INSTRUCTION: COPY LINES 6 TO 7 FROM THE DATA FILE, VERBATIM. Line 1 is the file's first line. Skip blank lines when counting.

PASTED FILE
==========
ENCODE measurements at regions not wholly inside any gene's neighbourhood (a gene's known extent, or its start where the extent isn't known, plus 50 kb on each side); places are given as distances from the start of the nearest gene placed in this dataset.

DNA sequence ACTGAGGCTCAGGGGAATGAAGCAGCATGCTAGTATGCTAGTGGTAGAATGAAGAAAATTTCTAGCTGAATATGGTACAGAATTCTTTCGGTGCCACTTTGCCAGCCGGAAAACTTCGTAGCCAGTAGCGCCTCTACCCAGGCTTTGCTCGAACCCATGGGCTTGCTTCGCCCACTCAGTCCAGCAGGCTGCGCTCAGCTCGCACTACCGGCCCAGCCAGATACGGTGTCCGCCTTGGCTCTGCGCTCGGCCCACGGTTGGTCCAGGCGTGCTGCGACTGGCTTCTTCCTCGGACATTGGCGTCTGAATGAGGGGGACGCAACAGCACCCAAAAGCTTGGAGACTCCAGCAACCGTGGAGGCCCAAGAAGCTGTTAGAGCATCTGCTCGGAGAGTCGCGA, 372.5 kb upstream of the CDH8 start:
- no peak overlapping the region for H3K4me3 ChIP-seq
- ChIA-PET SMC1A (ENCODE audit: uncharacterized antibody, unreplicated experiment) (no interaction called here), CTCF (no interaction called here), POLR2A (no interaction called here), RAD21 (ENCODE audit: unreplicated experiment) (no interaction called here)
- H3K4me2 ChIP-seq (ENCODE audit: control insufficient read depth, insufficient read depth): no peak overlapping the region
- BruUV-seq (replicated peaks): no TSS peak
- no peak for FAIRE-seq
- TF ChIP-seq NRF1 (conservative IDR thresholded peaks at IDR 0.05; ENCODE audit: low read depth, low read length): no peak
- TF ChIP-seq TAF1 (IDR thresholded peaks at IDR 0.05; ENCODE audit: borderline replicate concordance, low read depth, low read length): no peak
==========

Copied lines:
- BruUV-seq (replicated peaks): no TSS peak
- no peak for FAIRE-seq